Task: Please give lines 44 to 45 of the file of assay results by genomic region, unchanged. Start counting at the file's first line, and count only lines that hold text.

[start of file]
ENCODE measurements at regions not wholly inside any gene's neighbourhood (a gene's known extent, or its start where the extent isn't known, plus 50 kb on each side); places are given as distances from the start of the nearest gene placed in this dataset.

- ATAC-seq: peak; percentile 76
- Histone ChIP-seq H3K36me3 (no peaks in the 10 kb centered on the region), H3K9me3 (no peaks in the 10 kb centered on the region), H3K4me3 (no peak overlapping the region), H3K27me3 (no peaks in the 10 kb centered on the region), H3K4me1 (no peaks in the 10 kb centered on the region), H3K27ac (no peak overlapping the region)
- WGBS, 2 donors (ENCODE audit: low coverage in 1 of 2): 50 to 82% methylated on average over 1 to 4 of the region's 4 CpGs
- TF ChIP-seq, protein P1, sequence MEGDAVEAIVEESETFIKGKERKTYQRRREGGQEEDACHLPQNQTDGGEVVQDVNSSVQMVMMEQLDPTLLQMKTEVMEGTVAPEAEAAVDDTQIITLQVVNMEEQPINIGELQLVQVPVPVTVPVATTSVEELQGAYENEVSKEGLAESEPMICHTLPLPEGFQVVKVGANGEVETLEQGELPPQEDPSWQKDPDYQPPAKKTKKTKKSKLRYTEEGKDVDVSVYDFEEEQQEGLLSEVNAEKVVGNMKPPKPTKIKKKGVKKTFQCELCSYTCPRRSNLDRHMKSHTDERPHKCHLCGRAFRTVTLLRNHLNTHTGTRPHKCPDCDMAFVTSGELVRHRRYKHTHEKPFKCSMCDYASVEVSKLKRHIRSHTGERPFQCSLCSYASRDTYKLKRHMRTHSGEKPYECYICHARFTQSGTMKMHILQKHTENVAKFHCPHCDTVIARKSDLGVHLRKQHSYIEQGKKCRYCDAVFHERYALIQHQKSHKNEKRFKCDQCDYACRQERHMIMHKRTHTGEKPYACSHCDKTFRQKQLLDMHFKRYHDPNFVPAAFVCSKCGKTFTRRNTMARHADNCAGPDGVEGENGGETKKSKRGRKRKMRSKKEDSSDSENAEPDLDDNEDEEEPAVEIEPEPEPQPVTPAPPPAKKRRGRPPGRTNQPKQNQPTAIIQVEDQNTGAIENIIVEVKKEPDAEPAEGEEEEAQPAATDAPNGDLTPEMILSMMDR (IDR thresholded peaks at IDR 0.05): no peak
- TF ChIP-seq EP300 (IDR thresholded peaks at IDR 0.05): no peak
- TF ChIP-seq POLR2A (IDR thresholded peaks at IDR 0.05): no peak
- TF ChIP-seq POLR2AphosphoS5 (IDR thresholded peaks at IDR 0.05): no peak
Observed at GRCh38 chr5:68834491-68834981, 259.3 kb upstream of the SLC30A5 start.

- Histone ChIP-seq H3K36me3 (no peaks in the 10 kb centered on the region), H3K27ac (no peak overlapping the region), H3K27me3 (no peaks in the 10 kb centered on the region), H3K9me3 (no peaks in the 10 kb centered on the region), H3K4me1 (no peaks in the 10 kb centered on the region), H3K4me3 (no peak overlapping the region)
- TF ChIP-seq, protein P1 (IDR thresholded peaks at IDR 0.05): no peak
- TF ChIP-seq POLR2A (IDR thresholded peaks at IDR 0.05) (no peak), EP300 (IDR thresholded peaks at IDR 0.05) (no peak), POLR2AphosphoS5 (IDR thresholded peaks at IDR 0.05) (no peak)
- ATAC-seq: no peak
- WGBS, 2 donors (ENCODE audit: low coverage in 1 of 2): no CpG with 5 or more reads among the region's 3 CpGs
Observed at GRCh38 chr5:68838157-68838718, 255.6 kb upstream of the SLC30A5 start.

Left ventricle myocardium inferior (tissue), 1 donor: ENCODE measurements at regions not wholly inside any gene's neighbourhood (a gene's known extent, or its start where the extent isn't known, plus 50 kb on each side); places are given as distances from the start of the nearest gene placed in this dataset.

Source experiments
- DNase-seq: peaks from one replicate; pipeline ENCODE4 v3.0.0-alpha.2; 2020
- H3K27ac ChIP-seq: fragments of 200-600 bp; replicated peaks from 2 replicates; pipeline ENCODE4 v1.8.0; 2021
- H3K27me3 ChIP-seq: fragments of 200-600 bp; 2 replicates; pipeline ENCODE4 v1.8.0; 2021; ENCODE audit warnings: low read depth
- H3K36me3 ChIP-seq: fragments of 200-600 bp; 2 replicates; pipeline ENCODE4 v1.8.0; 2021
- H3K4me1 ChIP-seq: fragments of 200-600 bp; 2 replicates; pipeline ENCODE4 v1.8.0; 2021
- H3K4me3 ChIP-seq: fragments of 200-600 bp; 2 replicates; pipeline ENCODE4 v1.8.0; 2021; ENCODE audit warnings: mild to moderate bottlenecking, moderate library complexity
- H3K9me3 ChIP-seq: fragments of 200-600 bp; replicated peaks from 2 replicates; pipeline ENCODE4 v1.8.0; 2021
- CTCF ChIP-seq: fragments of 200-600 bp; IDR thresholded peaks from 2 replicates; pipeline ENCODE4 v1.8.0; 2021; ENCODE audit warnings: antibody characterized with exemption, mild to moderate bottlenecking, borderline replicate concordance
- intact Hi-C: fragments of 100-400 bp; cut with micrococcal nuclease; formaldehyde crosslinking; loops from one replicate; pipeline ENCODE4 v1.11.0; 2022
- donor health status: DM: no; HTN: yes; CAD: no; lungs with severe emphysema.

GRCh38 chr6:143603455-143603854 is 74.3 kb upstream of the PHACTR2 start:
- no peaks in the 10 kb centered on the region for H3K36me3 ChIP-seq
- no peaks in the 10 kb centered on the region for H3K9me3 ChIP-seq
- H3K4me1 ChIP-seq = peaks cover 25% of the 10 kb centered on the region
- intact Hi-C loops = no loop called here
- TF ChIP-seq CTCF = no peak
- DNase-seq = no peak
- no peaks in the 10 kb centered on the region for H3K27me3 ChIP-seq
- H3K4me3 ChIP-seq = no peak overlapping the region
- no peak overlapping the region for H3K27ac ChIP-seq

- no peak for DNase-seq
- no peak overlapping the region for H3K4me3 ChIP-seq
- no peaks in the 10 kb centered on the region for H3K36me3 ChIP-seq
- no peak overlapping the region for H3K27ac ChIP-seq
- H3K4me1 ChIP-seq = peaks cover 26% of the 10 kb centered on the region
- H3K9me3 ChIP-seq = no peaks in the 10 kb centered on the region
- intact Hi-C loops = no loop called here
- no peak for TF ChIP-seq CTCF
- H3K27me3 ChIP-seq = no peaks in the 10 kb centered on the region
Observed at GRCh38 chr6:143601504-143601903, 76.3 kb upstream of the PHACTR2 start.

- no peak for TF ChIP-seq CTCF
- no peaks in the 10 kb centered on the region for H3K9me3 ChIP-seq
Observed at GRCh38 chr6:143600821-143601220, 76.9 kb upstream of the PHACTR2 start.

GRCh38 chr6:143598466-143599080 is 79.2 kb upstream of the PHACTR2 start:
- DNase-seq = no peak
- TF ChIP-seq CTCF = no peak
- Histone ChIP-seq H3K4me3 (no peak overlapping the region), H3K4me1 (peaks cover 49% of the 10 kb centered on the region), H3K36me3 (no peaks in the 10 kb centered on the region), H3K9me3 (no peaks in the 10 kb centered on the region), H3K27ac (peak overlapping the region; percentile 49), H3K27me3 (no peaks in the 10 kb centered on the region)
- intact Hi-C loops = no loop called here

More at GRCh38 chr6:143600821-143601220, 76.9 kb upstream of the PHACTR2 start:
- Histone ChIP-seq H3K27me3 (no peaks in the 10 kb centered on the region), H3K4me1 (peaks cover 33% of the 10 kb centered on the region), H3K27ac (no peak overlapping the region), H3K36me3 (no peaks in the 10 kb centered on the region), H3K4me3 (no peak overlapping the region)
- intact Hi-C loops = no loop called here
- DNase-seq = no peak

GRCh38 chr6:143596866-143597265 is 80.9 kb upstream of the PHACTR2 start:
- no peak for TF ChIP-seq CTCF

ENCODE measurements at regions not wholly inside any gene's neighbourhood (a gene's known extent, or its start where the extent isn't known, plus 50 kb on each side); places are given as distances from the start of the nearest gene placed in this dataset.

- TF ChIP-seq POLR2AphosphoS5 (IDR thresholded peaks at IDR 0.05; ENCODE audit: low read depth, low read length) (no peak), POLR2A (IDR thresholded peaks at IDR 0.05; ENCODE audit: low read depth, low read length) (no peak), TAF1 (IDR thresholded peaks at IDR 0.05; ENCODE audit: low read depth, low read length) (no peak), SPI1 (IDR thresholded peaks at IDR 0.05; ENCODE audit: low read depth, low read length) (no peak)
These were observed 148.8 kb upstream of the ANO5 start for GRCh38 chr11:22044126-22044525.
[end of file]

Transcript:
- intact Hi-C loops = no loop called here
- no peak for TF ChIP-seq CTCF